We need responses to changing realities that consider the varied needs of the whole body. We have the canonical flexibility already to permit different paths of formation. What we don’t have is a willingness to make resources available to the whole body. We still live in a system that is far more isolated and independent than interdependent. Each diocese makes individual decisions about how to train students. Each seminary does the same. Each diocese and seminary or training program raises and stewards its own financial and human resources with little churchwide conversation or cooperation.

What do you think of the presiding bishop’s remarks? What might they portend for the ten seminaries of the Episcopal Church? What are the advantages and disadvantages of a system such as the Bishop Kemper School?

The presiding bishop says what the church lacks is “a willingness to make resources available to the whole body.” Given that each of the church’s seminaries must sink or swim financially on it own, how might such a willingness be cultivated?


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Rob MacSwain

Ruth and Jesse,

Yes, thank you to Jesse for questioning the claim about average debt. As for financial aid, I can report that Sewanee covers a *minimum* of 70% of total demonstrated need for each 12-month period, including both tuition and living expenses, including family members. Obviously it thus varies from student to student and family to family, but such financial aid combined with other means of support (parish, diocese, work study, spousal / partner employment) means that many students graduate with minimal if any debt. I realize this is not the norm, but it’s important to provide alternatives to the prevailing narrative out there.

Also, another recent report, I think from the Church Pension Fund, determined that (a) most recent ordinands are still graduates of Episcopal seminaries (as opposed to seminaries from another tradition), and (b) graduates from Episcopal seminaries are more likely to remain in parish ministry (again, as opposed to graduates from non-Episcopal seminaries). Again, when it is widely claimed that most ordinands now graduate from non-Episcopal seminaries, or that there is no real benefit in attending a specifically Episcopal seminary, these are important findings to bear in mind.

Jesse Zink

Ruth: thanks for the link. I think there may be Episcopal-specific information out there somewhere as well.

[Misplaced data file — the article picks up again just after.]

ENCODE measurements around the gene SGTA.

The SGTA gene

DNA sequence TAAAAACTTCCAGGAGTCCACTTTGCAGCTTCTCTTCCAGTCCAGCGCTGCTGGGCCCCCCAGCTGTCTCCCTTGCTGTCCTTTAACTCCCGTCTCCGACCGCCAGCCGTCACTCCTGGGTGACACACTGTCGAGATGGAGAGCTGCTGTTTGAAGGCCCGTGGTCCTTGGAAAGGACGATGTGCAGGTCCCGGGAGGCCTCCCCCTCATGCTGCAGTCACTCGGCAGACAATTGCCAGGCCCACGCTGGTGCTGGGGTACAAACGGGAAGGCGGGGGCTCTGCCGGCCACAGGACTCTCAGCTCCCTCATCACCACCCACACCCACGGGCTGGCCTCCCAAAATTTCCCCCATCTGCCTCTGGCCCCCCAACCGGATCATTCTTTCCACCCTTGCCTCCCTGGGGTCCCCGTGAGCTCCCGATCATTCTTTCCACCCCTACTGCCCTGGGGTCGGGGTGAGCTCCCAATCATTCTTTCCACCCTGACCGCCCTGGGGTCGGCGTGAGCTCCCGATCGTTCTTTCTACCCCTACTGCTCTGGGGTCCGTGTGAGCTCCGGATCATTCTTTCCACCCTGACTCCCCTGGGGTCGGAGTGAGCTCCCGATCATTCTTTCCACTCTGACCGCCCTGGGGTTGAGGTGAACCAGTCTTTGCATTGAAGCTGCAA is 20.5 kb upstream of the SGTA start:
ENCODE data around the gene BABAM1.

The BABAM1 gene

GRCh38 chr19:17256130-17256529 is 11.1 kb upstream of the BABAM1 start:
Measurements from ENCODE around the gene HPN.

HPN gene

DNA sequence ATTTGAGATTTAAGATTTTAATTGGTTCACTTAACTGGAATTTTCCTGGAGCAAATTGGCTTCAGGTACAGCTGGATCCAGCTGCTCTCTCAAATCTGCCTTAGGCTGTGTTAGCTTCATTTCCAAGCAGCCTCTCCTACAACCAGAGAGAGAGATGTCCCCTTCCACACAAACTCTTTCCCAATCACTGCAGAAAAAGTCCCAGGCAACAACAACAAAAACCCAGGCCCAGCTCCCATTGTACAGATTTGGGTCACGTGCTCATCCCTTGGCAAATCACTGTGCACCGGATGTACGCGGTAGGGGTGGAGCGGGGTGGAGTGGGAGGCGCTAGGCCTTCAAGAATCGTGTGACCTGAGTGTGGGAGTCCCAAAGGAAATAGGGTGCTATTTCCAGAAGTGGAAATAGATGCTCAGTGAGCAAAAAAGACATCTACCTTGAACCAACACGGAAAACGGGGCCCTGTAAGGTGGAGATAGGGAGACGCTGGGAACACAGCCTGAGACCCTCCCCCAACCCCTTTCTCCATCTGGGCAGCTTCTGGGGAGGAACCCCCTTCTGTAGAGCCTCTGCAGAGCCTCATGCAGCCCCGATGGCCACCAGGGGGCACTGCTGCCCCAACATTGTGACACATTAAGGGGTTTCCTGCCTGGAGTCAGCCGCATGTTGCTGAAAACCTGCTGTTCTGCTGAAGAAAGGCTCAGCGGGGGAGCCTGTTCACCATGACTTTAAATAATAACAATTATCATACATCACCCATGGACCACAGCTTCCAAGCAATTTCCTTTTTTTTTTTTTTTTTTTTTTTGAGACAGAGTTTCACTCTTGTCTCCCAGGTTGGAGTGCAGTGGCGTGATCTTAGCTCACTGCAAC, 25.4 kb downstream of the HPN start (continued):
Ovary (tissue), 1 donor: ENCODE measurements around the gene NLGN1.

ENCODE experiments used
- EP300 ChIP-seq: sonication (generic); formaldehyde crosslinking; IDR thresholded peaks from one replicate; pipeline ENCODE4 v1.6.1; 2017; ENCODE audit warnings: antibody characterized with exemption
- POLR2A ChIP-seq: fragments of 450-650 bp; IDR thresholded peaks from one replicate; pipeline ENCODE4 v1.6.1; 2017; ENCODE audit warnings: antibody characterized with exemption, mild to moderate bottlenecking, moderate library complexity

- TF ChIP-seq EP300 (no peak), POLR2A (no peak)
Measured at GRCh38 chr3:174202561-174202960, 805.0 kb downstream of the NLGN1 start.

It would also be useful to know the average financial aid at various seminaries. At mine, for instance, the school claimed to set off an average of 85% of tuition for each student.

Ruth Meyers

Jesse Zink, thanks for asking about the figure of average seminarian debt of $100,000. That sounded high to me, too. Auburn Seminary has been looking at this issue for 25 years, and this month they just released another report. From 1991-2011, average debt for those who borrowed more than tripled, from $10,017 to $37,952. Yet more than one-third of MDiv students graduate without any debt, and another 31% graduate with less than $30,000 debt. There’s lots more data – I encourage folks to take a look:

John B. Chilton

Ah (r.e. unfunded resolutions), and we wonder why the states complaining about unfunded federal mandates.

An unfunded resolution is a feel good resolution. It doesn’t even rise to whether it’s a binding resolution.

Deputy Sally Johnson, chancellor to the president of the House of Deputies, in preparation for General Convention 2012, prepared the white paper, Are Resolutions of General Convention binding? It is available for download at the House of Deputies governance page.

Marshall Scott

Again, pace Amy Spagna and Michael Hartley. My description of Berkeley was neither as apt nor as up to date as I had intended, and I’m happy to be corrected. My point, I think, stands: that BDS represents an affiliation with a larger non-Episcopal institution that is a different model than Virginia or Sewanee (closer, too, than the various consortia relationships that CDSP or EDS participate in); and we may find ourselves contemplating further instances of different models.